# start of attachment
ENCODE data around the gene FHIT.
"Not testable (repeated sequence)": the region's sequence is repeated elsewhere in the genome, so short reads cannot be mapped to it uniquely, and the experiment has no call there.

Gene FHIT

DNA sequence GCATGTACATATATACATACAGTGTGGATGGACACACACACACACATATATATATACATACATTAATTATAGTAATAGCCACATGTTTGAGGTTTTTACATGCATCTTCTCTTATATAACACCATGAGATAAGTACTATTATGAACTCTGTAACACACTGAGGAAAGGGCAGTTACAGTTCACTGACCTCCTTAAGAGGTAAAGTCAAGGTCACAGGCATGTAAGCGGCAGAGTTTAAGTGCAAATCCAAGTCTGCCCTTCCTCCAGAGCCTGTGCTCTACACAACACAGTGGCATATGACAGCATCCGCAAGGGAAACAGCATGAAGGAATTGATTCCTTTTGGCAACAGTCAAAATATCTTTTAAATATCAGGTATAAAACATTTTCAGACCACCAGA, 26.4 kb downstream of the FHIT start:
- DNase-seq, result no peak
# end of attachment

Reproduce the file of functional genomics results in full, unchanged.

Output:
ENCODE data around the gene FHIT.
"Not testable (repeated sequence)": the region's sequence is repeated elsewhere in the genome, so short reads cannot be mapped to it uniquely, and the experiment has no call there.

Gene FHIT

DNA sequence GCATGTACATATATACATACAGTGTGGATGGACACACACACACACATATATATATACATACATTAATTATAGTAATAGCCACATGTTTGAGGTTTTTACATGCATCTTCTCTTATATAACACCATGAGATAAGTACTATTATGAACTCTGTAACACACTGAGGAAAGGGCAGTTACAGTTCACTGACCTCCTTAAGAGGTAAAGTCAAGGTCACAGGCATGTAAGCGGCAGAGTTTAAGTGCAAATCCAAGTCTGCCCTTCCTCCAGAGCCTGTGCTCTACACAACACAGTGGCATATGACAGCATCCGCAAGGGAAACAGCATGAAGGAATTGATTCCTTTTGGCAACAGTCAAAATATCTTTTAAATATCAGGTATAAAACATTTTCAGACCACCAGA, 26.4 kb downstream of the FHIT start:
- DNase-seq, result no peak